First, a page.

Birmingham Phoenix women’s captain Sophie Devine admits it’s a ‘huge honour’ to be leading the side after being retained for the first season of The Hundred.

The New Zealand international was originally confirmed as captain, alongside Men’s skipper Moeen Ali, in February with the competition scheduled to begin on 17 July and end on 15 August.

The coronavirus pandemic, however, postponed the competition to 2021 where all eyes now turn to watch the best talent from within the UK and around the world.

“It’s a huge honour to lead Birmingham Phoenix and I’m really excited to be captaining this side,” said Devine.

“We want to be competitive and play the game hard, but we want to enjoy ourselves while we do it. 

“I’m looking forward to working with and learning from the local talent who can share their knowledge.

“The international players that are potentially coming over are of the highest quality and I’m looking forward to testing myself in The Hundred.”

The New Zealand international will head into the competition with a vast wealth of experience having made 202 appearances in One-Day and T20 cricket.

The destructive all-rounder was made White Ferns captain in July this year, taking over from predecessor Amy Satterthwaite and leading the team at the 2020 T20 World Cup in Australia.

Devine’s impressive CV includes 5,107 runs, 164 wickets and the record of becoming the first player, male or female, to score five consecutive T20I fifty-plus scores, which she extended to six in a row at the beginning of the 2020 T20 World Cup.

It’s certainly not hard to understand why the 31-year-old’s philosophy is ‘to lead from the front’.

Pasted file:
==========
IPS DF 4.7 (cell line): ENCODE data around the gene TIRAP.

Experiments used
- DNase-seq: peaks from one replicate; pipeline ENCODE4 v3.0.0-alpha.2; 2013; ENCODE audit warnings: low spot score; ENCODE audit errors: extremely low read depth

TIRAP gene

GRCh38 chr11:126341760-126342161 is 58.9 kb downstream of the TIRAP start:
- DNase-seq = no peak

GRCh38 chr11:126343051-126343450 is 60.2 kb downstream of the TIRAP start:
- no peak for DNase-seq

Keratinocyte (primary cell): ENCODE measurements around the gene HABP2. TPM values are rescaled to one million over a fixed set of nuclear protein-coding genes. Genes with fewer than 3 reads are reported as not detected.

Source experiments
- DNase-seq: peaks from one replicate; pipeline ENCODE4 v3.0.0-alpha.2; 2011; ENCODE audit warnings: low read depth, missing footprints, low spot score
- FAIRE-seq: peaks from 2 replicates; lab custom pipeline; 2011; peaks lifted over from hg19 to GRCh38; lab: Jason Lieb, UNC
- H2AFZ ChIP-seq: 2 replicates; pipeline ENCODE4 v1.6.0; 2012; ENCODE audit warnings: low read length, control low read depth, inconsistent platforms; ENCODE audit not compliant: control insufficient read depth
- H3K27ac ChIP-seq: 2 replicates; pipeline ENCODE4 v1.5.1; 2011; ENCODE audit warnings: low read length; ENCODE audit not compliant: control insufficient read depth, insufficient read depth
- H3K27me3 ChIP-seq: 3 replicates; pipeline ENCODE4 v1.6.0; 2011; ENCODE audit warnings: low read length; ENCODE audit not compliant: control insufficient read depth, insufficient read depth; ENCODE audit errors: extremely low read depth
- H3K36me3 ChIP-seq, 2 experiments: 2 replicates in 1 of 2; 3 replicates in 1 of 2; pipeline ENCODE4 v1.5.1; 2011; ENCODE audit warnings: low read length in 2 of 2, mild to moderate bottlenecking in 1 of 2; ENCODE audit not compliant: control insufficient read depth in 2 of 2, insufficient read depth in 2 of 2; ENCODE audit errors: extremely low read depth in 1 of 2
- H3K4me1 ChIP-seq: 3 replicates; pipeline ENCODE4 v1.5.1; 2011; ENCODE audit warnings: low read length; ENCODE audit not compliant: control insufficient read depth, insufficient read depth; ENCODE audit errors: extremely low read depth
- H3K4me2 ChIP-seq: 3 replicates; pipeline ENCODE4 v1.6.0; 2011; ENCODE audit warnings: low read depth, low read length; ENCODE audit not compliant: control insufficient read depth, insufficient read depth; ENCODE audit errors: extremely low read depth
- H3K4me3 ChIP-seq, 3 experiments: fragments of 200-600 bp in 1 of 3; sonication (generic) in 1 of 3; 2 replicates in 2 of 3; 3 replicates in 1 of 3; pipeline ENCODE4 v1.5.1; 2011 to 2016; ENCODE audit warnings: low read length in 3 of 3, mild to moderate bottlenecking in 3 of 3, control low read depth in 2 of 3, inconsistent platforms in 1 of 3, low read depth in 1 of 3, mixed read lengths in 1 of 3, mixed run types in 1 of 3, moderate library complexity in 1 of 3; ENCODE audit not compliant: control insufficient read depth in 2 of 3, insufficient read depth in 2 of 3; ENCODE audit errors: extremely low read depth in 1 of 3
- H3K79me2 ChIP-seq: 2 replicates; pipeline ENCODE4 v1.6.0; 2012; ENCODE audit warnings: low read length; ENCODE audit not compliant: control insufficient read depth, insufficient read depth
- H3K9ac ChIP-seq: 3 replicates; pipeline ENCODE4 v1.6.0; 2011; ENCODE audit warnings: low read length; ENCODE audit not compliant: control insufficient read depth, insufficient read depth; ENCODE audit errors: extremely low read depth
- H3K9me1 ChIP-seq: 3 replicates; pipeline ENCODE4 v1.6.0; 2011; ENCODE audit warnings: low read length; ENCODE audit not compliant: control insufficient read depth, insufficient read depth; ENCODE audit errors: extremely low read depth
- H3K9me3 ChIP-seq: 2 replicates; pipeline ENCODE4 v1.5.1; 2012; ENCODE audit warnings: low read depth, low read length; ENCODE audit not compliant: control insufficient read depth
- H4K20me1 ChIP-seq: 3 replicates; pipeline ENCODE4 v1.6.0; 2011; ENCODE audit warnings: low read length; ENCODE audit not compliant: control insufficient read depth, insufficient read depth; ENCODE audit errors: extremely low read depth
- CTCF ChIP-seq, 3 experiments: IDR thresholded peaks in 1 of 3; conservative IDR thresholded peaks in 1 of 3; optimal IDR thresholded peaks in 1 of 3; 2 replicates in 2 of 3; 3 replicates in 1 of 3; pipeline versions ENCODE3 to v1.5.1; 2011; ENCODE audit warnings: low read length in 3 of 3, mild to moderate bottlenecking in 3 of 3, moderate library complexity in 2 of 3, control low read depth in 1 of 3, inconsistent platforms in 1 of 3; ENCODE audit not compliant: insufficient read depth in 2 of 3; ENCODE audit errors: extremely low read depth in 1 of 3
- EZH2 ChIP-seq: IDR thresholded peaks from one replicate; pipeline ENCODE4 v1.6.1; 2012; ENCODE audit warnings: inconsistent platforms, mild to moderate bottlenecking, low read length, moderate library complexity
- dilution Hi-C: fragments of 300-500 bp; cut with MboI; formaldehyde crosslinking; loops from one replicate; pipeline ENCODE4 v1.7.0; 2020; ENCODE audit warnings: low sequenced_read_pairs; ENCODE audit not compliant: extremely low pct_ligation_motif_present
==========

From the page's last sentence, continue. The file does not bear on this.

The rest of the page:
“Everyone is different, but for me being a captain is about leading with actions and leading from the front,” added the Wellington native.

“If I can inspire my teammates to play a certain way or follow my lead, that will be more powerful than words spoken from the sidelines. 

“I’ll try to lead from the front with bat and ball and encourage others to play to their potential and believe in themselves because I’ll be backing them 100%.

“It’s only a hundred balls, so you’ve got nothing to lose. That’s what makes it such an exciting competition.”

As well as showcasing the world’s finest talent, The Hundred will play a vital part in shaping the women’s game around the world.

With games shown live on Sky and the BBC and England contracted players signing for the eight teams, Devine believes the competition is just the beginning for the future of the sport.

“Exposing more players to the highest quality cricket is only going to benefit the women’s game globally,” Devine concluded. 

“It will expose more females to the game around the world, which I think is really exciting – it’s awesome to see the opportunities that are out there now. 

“The Hundred will have a massive impact on developing women’s cricket, especially with the coverage on the BBC.

“We’ve seen the impact of the WBBL – the standard keeps on improving with more and more people playing – and I think the Hundred can play a similar role in the UK. 

“With the opportunities that are here at the moment, I sometimes have to pinch myself that I do this for a job.

“If you’d have told me when I started my career that we’d have over 85,000 people watching a women’s cricket final, I’d have laughed, but here we are. 

“I’m humbled and proud to be a female athlete and a women’s cricketer. 

“It’s an exciting time, but it’s only the beginning and this the start of something that I think will bloom.”